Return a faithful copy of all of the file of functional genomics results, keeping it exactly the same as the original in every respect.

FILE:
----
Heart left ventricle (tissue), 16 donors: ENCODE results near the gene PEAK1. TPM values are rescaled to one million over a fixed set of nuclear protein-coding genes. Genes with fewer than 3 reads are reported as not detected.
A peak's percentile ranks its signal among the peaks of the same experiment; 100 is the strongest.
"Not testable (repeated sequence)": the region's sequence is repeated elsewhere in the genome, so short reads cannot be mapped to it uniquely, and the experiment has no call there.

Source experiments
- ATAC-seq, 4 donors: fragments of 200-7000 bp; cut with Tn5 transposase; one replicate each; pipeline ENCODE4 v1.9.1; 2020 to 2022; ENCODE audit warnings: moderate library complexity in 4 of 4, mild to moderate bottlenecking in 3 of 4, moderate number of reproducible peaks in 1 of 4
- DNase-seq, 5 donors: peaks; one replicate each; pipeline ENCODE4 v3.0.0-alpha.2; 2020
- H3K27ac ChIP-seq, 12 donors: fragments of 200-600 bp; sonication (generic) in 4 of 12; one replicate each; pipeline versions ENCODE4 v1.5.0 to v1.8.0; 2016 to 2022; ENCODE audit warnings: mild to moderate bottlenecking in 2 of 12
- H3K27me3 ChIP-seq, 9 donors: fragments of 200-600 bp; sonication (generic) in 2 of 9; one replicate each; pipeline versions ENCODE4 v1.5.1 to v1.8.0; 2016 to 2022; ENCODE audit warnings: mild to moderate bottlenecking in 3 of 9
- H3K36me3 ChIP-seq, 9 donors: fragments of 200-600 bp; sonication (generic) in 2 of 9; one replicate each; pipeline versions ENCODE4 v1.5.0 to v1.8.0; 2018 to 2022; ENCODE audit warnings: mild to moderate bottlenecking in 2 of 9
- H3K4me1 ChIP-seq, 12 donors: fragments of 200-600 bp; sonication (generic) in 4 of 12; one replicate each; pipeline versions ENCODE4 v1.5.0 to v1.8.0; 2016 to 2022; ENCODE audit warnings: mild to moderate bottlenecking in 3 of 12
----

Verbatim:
Heart left ventricle (tissue), 16 donors: ENCODE results near the gene PEAK1. TPM values are rescaled to one million over a fixed set of nuclear protein-coding genes. Genes with fewer than 3 reads are reported as not detected.
A peak's percentile ranks its signal among the peaks of the same experiment; 100 is the strongest.
"Not testable (repeated sequence)": the region's sequence is repeated elsewhere in the genome, so short reads cannot be mapped to it uniquely, and the experiment has no call there.

Source experiments
- ATAC-seq, 4 donors: fragments of 200-7000 bp; cut with Tn5 transposase; one replicate each; pipeline ENCODE4 v1.9.1; 2020 to 2022; ENCODE audit warnings: moderate library complexity in 4 of 4, mild to moderate bottlenecking in 3 of 4, moderate number of reproducible peaks in 1 of 4
- DNase-seq, 5 donors: peaks; one replicate each; pipeline ENCODE4 v3.0.0-alpha.2; 2020
- H3K27ac ChIP-seq, 12 donors: fragments of 200-600 bp; sonication (generic) in 4 of 12; one replicate each; pipeline versions ENCODE4 v1.5.0 to v1.8.0; 2016 to 2022; ENCODE audit warnings: mild to moderate bottlenecking in 2 of 12
- H3K27me3 ChIP-seq, 9 donors: fragments of 200-600 bp; sonication (generic) in 2 of 9; one replicate each; pipeline versions ENCODE4 v1.5.1 to v1.8.0; 2016 to 2022; ENCODE audit warnings: mild to moderate bottlenecking in 3 of 9
- H3K36me3 ChIP-seq, 9 donors: fragments of 200-600 bp; sonication (generic) in 2 of 9; one replicate each; pipeline versions ENCODE4 v1.5.0 to v1.8.0; 2018 to 2022; ENCODE audit warnings: mild to moderate bottlenecking in 2 of 9
- H3K4me1 ChIP-seq, 12 donors: fragments of 200-600 bp; sonication (generic) in 4 of 12; one replicate each; pipeline versions ENCODE4 v1.5.0 to v1.8.0; 2016 to 2022; ENCODE audit warnings: mild to moderate bottlenecking in 3 of 12